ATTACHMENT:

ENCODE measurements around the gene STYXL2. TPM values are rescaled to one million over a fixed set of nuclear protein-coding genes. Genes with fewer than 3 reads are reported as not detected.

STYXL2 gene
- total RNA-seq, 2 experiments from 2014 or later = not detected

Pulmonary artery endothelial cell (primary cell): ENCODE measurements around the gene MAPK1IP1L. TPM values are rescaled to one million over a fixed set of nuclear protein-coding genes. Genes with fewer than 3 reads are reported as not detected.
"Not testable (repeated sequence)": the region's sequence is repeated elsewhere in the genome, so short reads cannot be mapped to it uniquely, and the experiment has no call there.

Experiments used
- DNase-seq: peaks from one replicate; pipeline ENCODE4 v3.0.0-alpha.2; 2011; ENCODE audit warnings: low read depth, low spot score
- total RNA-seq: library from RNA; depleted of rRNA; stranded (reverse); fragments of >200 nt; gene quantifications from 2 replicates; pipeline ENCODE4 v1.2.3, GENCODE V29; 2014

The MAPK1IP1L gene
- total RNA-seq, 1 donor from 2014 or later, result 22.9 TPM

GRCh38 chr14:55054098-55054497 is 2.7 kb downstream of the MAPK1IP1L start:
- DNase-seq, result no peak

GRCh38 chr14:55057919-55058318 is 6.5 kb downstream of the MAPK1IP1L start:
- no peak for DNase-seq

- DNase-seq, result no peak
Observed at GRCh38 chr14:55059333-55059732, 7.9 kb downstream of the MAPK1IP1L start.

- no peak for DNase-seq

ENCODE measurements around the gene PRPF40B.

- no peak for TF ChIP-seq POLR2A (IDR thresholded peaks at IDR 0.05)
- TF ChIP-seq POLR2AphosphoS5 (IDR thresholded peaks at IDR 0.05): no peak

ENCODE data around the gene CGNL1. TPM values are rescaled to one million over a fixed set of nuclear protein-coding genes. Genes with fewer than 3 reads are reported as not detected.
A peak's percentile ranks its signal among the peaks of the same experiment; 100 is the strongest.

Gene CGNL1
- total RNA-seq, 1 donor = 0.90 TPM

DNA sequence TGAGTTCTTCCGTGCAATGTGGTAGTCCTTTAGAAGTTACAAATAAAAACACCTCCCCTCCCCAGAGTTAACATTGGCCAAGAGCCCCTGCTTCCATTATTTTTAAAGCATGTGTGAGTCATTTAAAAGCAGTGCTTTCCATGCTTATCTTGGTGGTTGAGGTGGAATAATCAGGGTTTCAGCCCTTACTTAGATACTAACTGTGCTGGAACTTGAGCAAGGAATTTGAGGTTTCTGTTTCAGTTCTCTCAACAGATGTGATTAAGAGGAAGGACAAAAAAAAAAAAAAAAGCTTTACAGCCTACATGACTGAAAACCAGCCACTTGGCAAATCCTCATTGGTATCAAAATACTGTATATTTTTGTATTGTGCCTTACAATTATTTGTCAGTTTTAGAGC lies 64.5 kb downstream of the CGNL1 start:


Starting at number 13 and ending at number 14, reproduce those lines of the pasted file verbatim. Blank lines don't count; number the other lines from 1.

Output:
GRCh38 chr14:55057919-55058318 is 6.5 kb downstream of the MAPK1IP1L start:
- no peak for DNase-seq